400g pappardelle pasta
3 shallots, finely chopped
1 tbsp plain flour
300ml beef stock
1 tbsp Dijon mustard
1 tbsp tomato purée
3 tbsp crème fraîche
½ x 20g pack flat-leaf parsley, chopped


Freeze the beef for 45 mins before you begin, slice as thinly as you can, then season.

In a large, non-stick frying pan, melt half the butter with half the oil. Increase the heat, then quickly sear the beef in batches until browned on both sides. Remove the meat and set aside. Repeat with the mushrooms, then set aside with the beef. Boil the pasta.

Add the remaining butter and oil to the pan and soften the shallots for a few mins. Stir in the flour for 1 min, then gradually stir in the stock. Bubble for 5 mins until thickened, then stir in the mustard, purée, crème fraîche and seasoning. Bubble for 1 min more, then return the beef and mushrooms to the pan.

Drain the pasta, toss with half the parsley, season, then serve with the creamy stroganoff, sprinkled with the remaining parsley.

*Recipe is adapted from BBC Good Food

Introducing Vitamin B9

An Important Nutrient for Conception and Pregnancy

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Many women who are planning or have already had a baby will have heard about the importance of folic acid before conception and in the first 12 weeks of pregnancy. Vitamin B9, as known as folate, describes a group of derivatives of pteryl glutamic acid and folic acid is the synthetic form of folate used in supplements and for food fortification.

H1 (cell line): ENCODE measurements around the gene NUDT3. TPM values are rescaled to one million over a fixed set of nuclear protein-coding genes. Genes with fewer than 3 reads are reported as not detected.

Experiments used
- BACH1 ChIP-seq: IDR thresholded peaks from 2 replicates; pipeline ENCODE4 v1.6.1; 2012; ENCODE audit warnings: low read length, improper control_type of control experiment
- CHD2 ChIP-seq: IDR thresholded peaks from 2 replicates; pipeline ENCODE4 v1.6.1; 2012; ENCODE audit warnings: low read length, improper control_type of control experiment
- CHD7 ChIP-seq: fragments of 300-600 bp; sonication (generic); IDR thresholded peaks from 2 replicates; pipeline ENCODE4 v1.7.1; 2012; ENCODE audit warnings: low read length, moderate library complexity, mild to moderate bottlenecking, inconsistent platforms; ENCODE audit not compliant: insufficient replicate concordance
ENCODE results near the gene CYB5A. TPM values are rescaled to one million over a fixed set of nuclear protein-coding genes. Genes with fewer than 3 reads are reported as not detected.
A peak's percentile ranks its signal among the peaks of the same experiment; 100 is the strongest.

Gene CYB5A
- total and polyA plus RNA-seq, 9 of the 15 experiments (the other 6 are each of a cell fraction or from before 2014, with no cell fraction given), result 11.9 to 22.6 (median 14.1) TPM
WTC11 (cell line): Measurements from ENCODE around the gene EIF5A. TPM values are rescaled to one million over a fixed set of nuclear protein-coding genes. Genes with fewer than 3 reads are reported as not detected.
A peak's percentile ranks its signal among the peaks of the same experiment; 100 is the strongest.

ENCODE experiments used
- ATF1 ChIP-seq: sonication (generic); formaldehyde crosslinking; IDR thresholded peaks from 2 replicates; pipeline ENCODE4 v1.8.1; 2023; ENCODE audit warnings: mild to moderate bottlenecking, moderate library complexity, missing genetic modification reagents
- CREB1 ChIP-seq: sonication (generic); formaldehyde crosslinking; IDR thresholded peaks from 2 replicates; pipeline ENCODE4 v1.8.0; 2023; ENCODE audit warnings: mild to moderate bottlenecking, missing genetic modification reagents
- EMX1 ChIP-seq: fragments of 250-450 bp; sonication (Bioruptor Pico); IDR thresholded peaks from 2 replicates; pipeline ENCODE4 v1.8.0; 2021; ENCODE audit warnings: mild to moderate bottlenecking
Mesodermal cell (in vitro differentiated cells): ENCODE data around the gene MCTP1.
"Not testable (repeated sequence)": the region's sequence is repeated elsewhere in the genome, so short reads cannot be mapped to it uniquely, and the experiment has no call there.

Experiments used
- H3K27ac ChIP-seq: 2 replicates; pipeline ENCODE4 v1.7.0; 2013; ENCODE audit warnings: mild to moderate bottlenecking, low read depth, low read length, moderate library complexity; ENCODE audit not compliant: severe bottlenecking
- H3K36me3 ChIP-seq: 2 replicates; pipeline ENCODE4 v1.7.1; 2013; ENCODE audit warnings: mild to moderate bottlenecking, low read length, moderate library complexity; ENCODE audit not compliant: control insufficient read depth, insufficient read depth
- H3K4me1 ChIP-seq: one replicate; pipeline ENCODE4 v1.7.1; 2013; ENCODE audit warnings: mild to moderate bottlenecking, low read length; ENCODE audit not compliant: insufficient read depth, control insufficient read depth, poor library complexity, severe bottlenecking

There is conclusive evidence that adequate folic acid intake helps to prevent neural tube defects (e.g. spina bifida) in babies. It is recommended that all women of childbearing age who are planning a pregnancy take a daily supplement as it is difficult to achieve through diet alone.

Folate works together with vitamin B12 to form healthy red blood cells. It is also necessary for normal cell division, the normal structure of the nervous system and specifically in the development of the neural tube (which develops into the spinal cord and skull) in the embryo. Vitamins B6, B12, and folate are involved with the maintenance of normal blood homocysteine levels. The amino acid homocysteine is an intermediate in folate metabolism and evidence suggests that raised blood homocysteine (hyperhomocysteinemia) is an independent risk factor for cardiovascular disease.

The Primary Sources of Folate

The most common sources of vitamin B9 is dark green leafy vegetables, beans, lentils, asparagus, wheat germ, yeast, peanuts, oranges, and strawberries. Animal products such as eggs, milk, cheese and liver also contain vitamin B. 

Bioavailability of Folate